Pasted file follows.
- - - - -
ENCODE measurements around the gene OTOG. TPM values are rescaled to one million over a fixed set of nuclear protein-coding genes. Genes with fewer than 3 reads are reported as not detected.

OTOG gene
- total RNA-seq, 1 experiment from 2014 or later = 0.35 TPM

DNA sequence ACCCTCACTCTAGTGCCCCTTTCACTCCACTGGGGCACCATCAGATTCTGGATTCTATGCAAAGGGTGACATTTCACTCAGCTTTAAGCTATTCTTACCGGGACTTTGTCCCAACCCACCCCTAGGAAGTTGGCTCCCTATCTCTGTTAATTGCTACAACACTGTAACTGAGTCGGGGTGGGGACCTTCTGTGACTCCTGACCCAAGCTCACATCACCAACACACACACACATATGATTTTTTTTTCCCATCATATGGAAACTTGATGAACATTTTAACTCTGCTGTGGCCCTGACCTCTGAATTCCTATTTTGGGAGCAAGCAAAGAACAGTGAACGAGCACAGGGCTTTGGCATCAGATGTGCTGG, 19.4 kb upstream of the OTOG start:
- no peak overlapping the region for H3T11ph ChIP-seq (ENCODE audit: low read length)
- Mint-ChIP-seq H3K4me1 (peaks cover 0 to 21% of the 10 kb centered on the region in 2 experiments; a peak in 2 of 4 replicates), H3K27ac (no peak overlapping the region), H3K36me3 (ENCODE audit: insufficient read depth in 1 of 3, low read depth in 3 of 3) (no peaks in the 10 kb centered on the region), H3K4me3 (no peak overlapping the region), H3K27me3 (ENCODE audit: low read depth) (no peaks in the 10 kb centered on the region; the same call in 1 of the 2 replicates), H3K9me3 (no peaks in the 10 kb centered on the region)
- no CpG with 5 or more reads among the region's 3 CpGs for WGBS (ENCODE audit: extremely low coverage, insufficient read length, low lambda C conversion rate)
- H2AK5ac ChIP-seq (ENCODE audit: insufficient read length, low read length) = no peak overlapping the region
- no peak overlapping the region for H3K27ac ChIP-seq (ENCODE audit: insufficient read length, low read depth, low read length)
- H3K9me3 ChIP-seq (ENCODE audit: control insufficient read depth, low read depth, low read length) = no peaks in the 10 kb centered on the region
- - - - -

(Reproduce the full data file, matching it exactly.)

ENCODE measurements around the gene OTOG. TPM values are rescaled to one million over a fixed set of nuclear protein-coding genes. Genes with fewer than 3 reads are reported as not detected.

OTOG gene
- total RNA-seq, 1 experiment from 2014 or later = 0.35 TPM

DNA sequence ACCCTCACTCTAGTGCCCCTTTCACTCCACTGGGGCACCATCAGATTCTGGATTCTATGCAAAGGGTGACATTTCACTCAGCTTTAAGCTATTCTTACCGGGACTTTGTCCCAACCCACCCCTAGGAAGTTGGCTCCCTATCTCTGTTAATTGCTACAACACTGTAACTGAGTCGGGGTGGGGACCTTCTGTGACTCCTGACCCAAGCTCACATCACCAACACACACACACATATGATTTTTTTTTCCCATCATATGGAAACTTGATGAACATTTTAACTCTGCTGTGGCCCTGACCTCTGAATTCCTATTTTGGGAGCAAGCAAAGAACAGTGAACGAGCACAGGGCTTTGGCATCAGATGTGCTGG, 19.4 kb upstream of the OTOG start:
- no peak overlapping the region for H3T11ph ChIP-seq (ENCODE audit: low read length)
- Mint-ChIP-seq H3K4me1 (peaks cover 0 to 21% of the 10 kb centered on the region in 2 experiments; a peak in 2 of 4 replicates), H3K27ac (no peak overlapping the region), H3K36me3 (ENCODE audit: insufficient read depth in 1 of 3, low read depth in 3 of 3) (no peaks in the 10 kb centered on the region), H3K4me3 (no peak overlapping the region), H3K27me3 (ENCODE audit: low read depth) (no peaks in the 10 kb centered on the region; the same call in 1 of the 2 replicates), H3K9me3 (no peaks in the 10 kb centered on the region)
- no CpG with 5 or more reads among the region's 3 CpGs for WGBS (ENCODE audit: extremely low coverage, insufficient read length, low lambda C conversion rate)
- H2AK5ac ChIP-seq (ENCODE audit: insufficient read length, low read length) = no peak overlapping the region
- no peak overlapping the region for H3K27ac ChIP-seq (ENCODE audit: insufficient read length, low read depth, low read length)
- H3K9me3 ChIP-seq (ENCODE audit: control insufficient read depth, low read depth, low read length) = no peaks in the 10 kb centered on the region